Why Hollywood Loves Itself
By kent woodyard
January 16, 2012
With the exception of 2000 (when I was grounded from television for the month of March), I have watched every Academy Awards broadcast since Titanic. I’ve watched most of the Golden Globe broadcasts during that same period, including last night’s. There may even have been a few SAG Awards that snuck in over the years. I’ll admit it: I’m a sucker for Awards Season.
Every year, it's the same thing: sitting with friends (possibly bymyself), watching the ceremony, eating five different types of dip,tracking my performance in the various wagering pools I have entered and laughing at whatever Madonna is wearing. And then, when it’s all said and done, I’ll ask myself the same question I ask every year: “Who cares?”
And yet, after 15 years of clapping, crying and cleavage, I still can’t quite figure out why.
Why these ceremonies exist is not especially hard to see. There’s nothing Hollywood loves quite as much as the sound of its own applause. If the public will not provide them with the positive affirmation they crave, they’ll find some way to give it to themselves. What is curious is why the rest of us get such a kick out of watching them pat each other on the back.
The answer to this question probably depends on several things: your gender, your engagement with recent theatrical releases, your affinity for sparkly things, etc. Maybe you want to know what everyone’s talking about on Monday morning. Maybe you’ll watch pretty much anything involving Ricky Gervais. Maybe you just like seeing pretty people wearing pretty things. Or, maybe you’re looking for confirmation that Moneyball was, in fact, a really, truly, objectively great movie.
These are all fine reasons, but I’m most interested in that last one. For whatever else they may try to be, awards shows are presented—first and foremost—as the arbitrators of high culture. As such, they are the only ones who can validate our cultural tastes. And that is what we’re really watching for. We look to awards shows to provide us with a working definition of what constitutes authentic, meaningful, transcendent, artistically commendable cinema. We want someone to tell us we’re cultured. We want someone to verify that the movies we enjoyed last year were not just entertaining, not just two hours of empty amusement, but that they were, you know, good.
This is why it’s always funny when people rail against awards shows for being elitist and unconcerned with the preferences of the huddled, movie-going masses. Elitism is exactly what we want! We don’t care what movies our mailman liked last year. We want to know what movies the bespectacled, tweed-clad “members of the Academy” liked last year. We want to go see those movies. And then, when we happen to really enjoy one of them, we go home feeling better about ourselves—confident that we are able to appreciate artistry on the big screen.
We can rant and rave all we want about how out of touch Hollywood is with mainstream American values, but at the end of the day we still don’t trust ourselves to tell Hollywood what movies were good and what movies were garbage. The failure of viewer-driven shows like The People’s Choice Awards or The MTV Movie Awards to achieve the credibility of The Oscars or The Golden Globes is evidence of this reality.
On the one hand, it might be wise for us to defer judgment to the Hollywood insiders. Let’s not forget that it was us who turned Transformers: Dark of the Moon into the fourth highest grossing movie of all time. From boy bands to Bieber Fever to Breaking Dawn, us common folk haven’t exactly distinguished ourselves as connoisseurs of high culture. Perhaps questions of art and artifice are best left to the pros.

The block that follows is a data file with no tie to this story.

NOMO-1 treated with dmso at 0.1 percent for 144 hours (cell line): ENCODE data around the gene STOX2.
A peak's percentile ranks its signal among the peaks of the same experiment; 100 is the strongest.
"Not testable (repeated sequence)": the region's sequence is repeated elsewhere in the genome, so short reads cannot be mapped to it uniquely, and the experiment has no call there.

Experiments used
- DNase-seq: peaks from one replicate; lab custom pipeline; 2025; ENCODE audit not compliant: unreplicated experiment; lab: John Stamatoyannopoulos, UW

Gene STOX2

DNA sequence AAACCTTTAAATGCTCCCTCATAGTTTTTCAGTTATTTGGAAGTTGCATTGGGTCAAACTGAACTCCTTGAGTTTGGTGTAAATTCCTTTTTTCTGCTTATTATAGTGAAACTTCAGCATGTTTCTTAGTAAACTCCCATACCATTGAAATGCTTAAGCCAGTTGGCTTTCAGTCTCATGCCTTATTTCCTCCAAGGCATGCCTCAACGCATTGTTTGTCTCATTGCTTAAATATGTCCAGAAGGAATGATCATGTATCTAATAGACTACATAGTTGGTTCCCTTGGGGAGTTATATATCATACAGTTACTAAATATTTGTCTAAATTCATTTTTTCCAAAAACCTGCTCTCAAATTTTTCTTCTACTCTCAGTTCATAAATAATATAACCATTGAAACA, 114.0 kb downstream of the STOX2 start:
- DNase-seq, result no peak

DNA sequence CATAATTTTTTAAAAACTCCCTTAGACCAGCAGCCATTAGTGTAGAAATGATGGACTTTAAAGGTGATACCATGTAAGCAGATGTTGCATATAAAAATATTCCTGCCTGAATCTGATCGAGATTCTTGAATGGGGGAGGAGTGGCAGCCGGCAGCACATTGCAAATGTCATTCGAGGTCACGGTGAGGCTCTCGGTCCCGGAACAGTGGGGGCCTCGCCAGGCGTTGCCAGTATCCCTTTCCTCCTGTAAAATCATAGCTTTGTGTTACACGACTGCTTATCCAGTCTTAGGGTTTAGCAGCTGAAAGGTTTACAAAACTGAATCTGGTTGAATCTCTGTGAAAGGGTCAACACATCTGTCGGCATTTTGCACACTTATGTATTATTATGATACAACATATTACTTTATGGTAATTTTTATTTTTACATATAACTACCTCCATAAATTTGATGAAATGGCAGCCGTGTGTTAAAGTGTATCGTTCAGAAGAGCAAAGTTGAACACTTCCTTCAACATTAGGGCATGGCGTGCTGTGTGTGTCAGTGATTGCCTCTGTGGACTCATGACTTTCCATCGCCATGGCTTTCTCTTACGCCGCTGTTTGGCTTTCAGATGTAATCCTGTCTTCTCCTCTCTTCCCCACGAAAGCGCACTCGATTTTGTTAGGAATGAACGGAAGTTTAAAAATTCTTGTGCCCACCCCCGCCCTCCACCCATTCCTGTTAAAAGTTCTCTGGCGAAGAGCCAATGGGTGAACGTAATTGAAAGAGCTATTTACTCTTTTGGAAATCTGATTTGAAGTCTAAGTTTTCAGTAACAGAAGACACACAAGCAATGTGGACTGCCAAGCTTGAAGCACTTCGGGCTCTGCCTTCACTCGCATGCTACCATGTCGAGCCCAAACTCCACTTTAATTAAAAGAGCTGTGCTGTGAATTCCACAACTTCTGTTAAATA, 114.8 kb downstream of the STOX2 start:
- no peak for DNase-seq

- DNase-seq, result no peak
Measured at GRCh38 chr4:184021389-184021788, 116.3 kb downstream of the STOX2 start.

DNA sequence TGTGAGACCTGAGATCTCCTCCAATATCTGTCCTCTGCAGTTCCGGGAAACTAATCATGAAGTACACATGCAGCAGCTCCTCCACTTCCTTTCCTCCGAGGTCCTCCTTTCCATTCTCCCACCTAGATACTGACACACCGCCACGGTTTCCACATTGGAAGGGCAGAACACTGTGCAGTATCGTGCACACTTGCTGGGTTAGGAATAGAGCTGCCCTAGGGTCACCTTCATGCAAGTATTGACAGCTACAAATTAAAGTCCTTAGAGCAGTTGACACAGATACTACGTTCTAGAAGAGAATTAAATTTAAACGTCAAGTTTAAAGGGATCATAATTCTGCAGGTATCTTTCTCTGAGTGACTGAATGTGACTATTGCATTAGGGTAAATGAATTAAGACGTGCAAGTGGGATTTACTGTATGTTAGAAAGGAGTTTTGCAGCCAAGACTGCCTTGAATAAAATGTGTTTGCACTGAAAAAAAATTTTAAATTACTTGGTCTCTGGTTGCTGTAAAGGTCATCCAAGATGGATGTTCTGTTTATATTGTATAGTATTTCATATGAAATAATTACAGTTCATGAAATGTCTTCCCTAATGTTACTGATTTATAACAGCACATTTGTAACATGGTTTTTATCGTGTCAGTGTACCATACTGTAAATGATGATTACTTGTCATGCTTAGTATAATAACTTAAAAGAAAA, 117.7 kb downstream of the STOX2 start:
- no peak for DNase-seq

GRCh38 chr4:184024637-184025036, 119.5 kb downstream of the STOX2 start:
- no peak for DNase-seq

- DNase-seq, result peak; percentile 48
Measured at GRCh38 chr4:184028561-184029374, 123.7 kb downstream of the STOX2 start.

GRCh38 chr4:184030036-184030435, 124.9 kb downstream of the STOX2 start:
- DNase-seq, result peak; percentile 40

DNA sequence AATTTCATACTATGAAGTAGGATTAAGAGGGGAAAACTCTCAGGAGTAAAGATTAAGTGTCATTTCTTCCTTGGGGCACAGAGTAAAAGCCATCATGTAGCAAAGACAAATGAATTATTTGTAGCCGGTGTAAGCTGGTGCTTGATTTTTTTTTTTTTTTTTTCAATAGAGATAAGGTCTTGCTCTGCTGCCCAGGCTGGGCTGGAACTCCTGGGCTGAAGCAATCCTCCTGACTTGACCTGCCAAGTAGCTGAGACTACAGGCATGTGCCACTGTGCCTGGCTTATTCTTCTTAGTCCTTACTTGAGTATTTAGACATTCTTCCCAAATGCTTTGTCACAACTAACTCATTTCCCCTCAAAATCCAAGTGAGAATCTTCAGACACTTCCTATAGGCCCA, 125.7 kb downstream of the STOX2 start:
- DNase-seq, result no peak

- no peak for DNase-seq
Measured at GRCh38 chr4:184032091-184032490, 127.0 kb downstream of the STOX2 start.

But this whole notion of ascribing objective value to creative expression is kind of silly. What does it mean when Roger Ebert gives a movie four stars or when Robert DeNiro hands a statue to a cinematographer? It means that through a largely subjective and ever-evolving scale of personal preferences and so-called “industry standards” a bunch of people we’ve never met have given some bit of culture their stamp of approval. Which is to say, it means very little.
The value of art
The whole point—and the whole beauty—of art is that it can be all things to all people. Every song, every painting, every movie, you come across will mean something different to you than it does to me. Our tastes may overlap in some areas, but they don’t have to and, if they don’t, that doesn’t necessarily say anything about either one of us. My tastes are mine and mine alone. Same with yours. Same with Roger Ebert’s. Same with the members of the Academy of Motion Picture Arts and Sciences.
Some films, bands, books and TV shows are absolutely better than others. Yes, watching all of this year’s Oscar nominees would almost certainly be a better use of your time than watching, for example, Adam Sandler’s last five movies. But, at the same time, if Sherlock Holmes: A Game of Shadows was your favorite movie of 2011, it doesn’t mean your tastes are lacking in comparison to those of your friends who really loved The Help.
The best comedy of 2011 was the one that made you laugh the loudest. The best drama was the one that made you cry the hardest. Roger Ebert, Bob DeNiro and the Hollywood Foreign Press have nothing to do with it. I had to remind myself of this last night when I was getting worked up about Parks and Recreation’s Golden Globes snub, and I’ll have to remind myself of this again on Feb. 26 during the Academy Awards when I’m trying to comprehend why I seem to be the only one who didn't enjoy The Tree of Life.
I’ll just say what I say every year: Who cares?
Kent Woodyard is a freelance writer living in Southern California. He is a founding editor of TheTalkingMirror.com.